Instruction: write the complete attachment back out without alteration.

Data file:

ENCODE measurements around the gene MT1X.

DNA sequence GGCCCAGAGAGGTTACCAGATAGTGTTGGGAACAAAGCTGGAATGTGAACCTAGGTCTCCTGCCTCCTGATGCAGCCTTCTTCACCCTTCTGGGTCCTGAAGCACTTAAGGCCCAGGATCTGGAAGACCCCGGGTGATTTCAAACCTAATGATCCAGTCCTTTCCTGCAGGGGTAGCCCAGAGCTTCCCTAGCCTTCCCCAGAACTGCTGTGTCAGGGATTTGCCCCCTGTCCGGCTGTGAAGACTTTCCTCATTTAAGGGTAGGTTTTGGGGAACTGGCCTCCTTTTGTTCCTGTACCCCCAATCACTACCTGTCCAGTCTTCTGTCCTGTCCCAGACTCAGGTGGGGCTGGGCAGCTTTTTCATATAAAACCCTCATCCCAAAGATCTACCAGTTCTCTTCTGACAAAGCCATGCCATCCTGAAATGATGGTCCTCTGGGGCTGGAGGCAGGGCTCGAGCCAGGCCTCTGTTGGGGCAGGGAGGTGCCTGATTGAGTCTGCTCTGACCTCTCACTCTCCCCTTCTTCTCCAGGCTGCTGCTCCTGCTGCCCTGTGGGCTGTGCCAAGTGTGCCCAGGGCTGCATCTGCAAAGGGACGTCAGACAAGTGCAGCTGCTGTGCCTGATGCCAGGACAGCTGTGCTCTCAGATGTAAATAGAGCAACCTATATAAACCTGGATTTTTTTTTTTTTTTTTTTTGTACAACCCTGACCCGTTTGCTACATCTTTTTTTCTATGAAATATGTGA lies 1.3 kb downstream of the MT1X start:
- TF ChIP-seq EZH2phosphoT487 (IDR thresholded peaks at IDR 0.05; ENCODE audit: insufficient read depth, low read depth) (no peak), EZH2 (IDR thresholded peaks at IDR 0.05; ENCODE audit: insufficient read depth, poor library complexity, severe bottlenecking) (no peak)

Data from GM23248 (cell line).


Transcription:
ENCODE measurements around the gene MT1X.

DNA sequence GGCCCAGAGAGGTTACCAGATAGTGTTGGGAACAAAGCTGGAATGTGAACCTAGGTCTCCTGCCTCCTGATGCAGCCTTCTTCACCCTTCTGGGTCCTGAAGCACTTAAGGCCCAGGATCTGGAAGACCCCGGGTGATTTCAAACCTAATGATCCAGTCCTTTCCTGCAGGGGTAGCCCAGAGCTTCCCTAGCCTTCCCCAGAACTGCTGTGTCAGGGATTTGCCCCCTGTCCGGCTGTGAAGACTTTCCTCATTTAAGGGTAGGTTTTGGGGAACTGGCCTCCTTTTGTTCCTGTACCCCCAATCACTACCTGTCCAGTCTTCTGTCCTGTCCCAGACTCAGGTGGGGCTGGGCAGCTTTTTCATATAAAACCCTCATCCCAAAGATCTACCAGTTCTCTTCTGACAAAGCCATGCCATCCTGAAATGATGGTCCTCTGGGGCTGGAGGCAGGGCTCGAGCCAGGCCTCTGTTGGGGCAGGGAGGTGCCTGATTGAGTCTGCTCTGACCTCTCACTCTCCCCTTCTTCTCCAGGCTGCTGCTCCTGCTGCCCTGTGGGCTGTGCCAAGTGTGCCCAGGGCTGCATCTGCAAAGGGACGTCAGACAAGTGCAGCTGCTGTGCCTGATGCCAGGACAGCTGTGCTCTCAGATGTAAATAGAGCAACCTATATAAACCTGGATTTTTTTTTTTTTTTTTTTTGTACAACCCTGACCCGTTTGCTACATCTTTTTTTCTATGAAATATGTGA lies 1.3 kb downstream of the MT1X start:
- TF ChIP-seq EZH2phosphoT487 (IDR thresholded peaks at IDR 0.05; ENCODE audit: insufficient read depth, low read depth) (no peak), EZH2 (IDR thresholded peaks at IDR 0.05; ENCODE audit: insufficient read depth, poor library complexity, severe bottlenecking) (no peak)

Data from GM23248 (cell line).